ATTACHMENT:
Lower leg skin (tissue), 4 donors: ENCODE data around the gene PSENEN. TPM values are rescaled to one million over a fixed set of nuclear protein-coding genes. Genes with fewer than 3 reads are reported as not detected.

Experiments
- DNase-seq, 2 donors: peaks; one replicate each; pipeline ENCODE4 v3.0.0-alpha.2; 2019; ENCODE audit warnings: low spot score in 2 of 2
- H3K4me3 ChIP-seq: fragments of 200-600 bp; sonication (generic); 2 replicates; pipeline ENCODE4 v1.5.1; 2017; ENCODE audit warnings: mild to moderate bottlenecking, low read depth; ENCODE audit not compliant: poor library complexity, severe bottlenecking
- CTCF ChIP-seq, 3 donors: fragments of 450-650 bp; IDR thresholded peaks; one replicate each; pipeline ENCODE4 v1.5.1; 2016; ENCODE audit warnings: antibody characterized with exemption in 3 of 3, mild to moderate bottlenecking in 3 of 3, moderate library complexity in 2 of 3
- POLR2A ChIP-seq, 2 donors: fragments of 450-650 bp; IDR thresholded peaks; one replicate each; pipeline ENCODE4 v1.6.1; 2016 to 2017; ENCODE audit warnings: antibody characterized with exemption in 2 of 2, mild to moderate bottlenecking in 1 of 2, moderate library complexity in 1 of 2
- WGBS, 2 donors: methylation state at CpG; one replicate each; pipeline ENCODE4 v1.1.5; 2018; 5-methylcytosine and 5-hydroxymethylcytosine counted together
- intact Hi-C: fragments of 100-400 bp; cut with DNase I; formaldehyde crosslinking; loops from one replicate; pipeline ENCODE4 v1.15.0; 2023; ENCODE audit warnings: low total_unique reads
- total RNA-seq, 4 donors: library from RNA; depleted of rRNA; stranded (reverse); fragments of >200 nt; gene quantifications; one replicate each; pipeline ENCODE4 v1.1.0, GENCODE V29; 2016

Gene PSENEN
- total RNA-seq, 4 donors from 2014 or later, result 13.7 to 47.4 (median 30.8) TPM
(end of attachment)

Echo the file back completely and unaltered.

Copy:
Lower leg skin (tissue), 4 donors: ENCODE data around the gene PSENEN. TPM values are rescaled to one million over a fixed set of nuclear protein-coding genes. Genes with fewer than 3 reads are reported as not detected.

Experiments
- DNase-seq, 2 donors: peaks; one replicate each; pipeline ENCODE4 v3.0.0-alpha.2; 2019; ENCODE audit warnings: low spot score in 2 of 2
- H3K4me3 ChIP-seq: fragments of 200-600 bp; sonication (generic); 2 replicates; pipeline ENCODE4 v1.5.1; 2017; ENCODE audit warnings: mild to moderate bottlenecking, low read depth; ENCODE audit not compliant: poor library complexity, severe bottlenecking
- CTCF ChIP-seq, 3 donors: fragments of 450-650 bp; IDR thresholded peaks; one replicate each; pipeline ENCODE4 v1.5.1; 2016; ENCODE audit warnings: antibody characterized with exemption in 3 of 3, mild to moderate bottlenecking in 3 of 3, moderate library complexity in 2 of 3
- POLR2A ChIP-seq, 2 donors: fragments of 450-650 bp; IDR thresholded peaks; one replicate each; pipeline ENCODE4 v1.6.1; 2016 to 2017; ENCODE audit warnings: antibody characterized with exemption in 2 of 2, mild to moderate bottlenecking in 1 of 2, moderate library complexity in 1 of 2
- WGBS, 2 donors: methylation state at CpG; one replicate each; pipeline ENCODE4 v1.1.5; 2018; 5-methylcytosine and 5-hydroxymethylcytosine counted together
- intact Hi-C: fragments of 100-400 bp; cut with DNase I; formaldehyde crosslinking; loops from one replicate; pipeline ENCODE4 v1.15.0; 2023; ENCODE audit warnings: low total_unique reads
- total RNA-seq, 4 donors: library from RNA; depleted of rRNA; stranded (reverse); fragments of >200 nt; gene quantifications; one replicate each; pipeline ENCODE4 v1.1.0, GENCODE V29; 2016

Gene PSENEN
- total RNA-seq, 4 donors from 2014 or later, result 13.7 to 47.4 (median 30.8) TPM